Friday, February 19, 2016

Tour Divide Version 2.5


Synopsis of my 2014 Tour Divide run:  DNF, broken leg, torn muscle, infected wound, bears who wanted my chicken strips, power sapping wet/muddy roads. grin and bear it mentality and more rain than Seattle in December.

2014 Rain
Synopsis of my 2015 Tour Divide run:  First place, course record, free pie, sunshine every day, singing elk, smooth buff roads (well sort of), miles by smiles and less rain than Death Valley in July.

2015 Free Pie!  Yeah Salsa Bikes!
Two totally opposite runs down the Divide for me.  Should be happy with that right?  Should be able to pack my bags head out on long tours and smile from here to eternity based on what I had been able to achieve through hard work and perseverance.  Pat myself on the back and ride off into the sunset.  A fellow should be good to go on a result like that.

Day 1 2015
Then what the hell am I doing signing up for this race again?  The conditions and my luck in 2015 were about as prime as any rider can dream of.  The conditions and my luck in 2014 were like a bad comical tragedy.  I've used a certain word more than once to describe my 2014 ride.  Horrid.  The weather was horrid, I felt horrid, the food I put in my body was horrid.  Quitting was indeed horrid.


Of course despite everything in 2014 I was truly happy.  I had a blast!  My 2015 run, there is video evidence in the last 100 miles of the Tour Divide on Facebook somewhere of me being "super happy!"  I had worked so hard to get back out for another shot at the race in 2015 that I could have been dead last place and my reaction would have been exactly the same.  Super Happy!  A theme from my 2015 run was being happy on the bike and smiling.  That is true.  I was happy.  Yes, it hurt a whole heck of a lot and I shed some tears too but man oh man was I happy.  As I mentioned in one of the online interviews post-race it was like being a kid with a really cool bike, a credit card and carte blanche in the candy aisle.  It's a whole lot of fun!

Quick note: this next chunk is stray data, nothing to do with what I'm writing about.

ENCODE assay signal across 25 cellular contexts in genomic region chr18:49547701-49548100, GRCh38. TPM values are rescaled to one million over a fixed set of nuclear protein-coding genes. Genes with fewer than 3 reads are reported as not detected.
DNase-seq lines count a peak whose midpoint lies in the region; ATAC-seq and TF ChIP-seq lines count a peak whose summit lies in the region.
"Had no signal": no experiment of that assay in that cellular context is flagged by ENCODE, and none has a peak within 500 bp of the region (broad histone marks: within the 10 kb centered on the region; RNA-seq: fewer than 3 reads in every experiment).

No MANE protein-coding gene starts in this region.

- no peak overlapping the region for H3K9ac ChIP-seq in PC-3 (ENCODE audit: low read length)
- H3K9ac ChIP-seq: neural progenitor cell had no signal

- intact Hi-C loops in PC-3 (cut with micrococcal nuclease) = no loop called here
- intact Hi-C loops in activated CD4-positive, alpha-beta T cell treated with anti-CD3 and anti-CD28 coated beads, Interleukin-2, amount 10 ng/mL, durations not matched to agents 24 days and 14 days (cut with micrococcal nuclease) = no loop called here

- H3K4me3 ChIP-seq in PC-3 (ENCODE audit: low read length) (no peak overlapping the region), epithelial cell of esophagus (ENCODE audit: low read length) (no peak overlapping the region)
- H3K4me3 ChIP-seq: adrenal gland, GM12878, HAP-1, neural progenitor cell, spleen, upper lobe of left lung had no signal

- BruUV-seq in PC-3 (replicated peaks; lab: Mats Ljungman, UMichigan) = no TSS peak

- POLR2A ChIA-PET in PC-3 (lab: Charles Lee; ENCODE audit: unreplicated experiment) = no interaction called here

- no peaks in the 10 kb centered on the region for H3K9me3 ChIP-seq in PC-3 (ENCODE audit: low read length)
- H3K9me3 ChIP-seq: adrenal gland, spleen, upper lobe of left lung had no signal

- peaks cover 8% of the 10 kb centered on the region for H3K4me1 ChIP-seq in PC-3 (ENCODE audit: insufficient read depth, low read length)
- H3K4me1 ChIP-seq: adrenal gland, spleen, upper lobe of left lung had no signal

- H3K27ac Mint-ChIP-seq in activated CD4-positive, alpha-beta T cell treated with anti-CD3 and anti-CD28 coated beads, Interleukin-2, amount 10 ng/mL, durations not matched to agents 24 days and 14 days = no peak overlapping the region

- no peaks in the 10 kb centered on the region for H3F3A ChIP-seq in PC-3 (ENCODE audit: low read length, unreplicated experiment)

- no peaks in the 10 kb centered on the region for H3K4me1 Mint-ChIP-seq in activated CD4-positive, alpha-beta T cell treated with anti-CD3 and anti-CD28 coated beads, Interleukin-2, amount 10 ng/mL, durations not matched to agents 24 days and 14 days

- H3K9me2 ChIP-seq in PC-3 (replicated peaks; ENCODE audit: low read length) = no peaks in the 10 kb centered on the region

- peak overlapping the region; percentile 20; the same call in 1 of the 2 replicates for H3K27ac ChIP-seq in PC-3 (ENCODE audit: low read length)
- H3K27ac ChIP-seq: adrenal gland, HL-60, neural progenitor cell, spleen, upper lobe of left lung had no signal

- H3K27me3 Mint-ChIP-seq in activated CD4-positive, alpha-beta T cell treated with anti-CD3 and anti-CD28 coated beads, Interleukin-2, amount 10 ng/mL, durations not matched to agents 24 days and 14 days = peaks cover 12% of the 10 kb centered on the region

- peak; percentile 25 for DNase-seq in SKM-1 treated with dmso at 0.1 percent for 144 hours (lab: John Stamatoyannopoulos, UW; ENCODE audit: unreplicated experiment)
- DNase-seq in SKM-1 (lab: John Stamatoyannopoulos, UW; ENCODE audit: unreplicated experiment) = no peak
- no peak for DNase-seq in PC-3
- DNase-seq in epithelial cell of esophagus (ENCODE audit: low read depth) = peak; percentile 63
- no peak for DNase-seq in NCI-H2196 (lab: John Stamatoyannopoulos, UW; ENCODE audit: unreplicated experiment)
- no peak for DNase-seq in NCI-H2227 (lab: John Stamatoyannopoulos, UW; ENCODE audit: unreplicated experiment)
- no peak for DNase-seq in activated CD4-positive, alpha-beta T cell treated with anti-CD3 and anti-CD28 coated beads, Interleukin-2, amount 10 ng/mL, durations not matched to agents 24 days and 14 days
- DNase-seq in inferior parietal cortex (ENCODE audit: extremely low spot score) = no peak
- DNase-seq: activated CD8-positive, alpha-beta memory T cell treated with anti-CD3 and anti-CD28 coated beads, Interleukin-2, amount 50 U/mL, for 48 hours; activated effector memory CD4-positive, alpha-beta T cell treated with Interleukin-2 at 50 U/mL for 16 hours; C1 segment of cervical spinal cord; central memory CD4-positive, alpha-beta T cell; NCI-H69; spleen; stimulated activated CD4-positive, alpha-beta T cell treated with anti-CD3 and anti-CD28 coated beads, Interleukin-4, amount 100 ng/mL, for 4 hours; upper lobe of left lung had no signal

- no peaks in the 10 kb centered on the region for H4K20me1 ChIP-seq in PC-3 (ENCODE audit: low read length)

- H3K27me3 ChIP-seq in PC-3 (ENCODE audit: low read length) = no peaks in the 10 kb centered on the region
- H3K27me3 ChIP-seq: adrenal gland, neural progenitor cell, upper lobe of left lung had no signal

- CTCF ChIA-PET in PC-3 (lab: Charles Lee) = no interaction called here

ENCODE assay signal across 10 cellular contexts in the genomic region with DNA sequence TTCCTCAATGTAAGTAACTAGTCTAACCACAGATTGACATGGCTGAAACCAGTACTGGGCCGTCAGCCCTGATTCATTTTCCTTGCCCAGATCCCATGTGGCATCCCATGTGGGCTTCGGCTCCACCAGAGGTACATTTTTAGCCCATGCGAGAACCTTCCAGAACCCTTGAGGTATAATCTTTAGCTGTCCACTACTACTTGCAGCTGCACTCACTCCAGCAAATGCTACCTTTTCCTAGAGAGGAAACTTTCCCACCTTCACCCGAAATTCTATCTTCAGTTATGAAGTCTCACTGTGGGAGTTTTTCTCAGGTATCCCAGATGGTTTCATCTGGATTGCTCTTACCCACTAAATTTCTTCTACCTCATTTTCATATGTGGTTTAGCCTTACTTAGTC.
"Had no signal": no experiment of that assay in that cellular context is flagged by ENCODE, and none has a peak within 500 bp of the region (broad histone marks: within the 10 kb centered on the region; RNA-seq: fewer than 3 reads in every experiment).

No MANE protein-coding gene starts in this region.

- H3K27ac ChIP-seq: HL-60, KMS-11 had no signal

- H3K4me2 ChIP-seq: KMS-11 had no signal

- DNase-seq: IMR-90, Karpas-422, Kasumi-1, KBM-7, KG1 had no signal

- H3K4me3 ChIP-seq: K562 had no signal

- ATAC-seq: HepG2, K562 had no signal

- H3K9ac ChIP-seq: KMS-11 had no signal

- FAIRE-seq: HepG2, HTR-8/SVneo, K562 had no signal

Pie Town Magic
The Divide is so much more than a bike race.  Or at least it is to most of us who never, or only very secretly dare, dream of winning.  Most of us enter the Divide with the knowledge, which seems like fact, that we will not place first in this race.  Heck, most of us have no clue what we are doing out there.  Many of us have no idea how our bodies will react to such an ultra-distance event.  Most of us are just out there to challenge ourselves over the course.  We all have our reasons.

Children at Play
So what are my reasons for wanting to return in 2016?  No clue.  Some of my friends tell me, "Well you are the defending champion, you have to race."  I'm not sure that in a race like the Divide there is such a thing as a "defending" champion.  We all survive the course.  None of us conquer it.  None of us "own" this race.  It's a monster!  Statistically, there is about a 60% completion rate for the racers.  Let's just say 50% as it sounds more impressive.  So all of us that toe the line for the Grand Depart have a fifty-fifty chance of finishing.  Indeed, my own stats from the two years I've lined up match these numbers.  One DNF, one finish.  Why play the odds?

I keep coming back to one simple reason.  Simplicity itself.  After dropping out in 2014 and before starting in 2015 I wrote my account from my 2014 run.  I ended that story with a statement.  "I yearn for the simple life again."  The Divide is so complex, so vast, so encompassing that it requires simplicity to understand it and to finish it.  The less we take, the faster we go.  The times I was having the most fun were the times I was going the fastest.  Riding your bike is easy.  Everything else is hard.


Perhaps I'll just be taking the easy, simple path this June.  I'll just go ride my bike.  I'll be a kid on a really cool bike with a credit card, stars overhead and miles and miles of the unknown before me.  A great story ready to unfold.  It doesn't matter the placing.  I know, many people wonder why race if you aren't concerned with first place.  It's simple and if the simplicity of it escapes you then I urge you to take on some grand, crazy personal challenge.  I believe that most of us that dream of the Divide are simply that.  Dreamers.  However, as I can fully attest, dreams can come true.  It's simple, you just keep chasing them.  If you don't catch them you can have a whole lot of fun trying.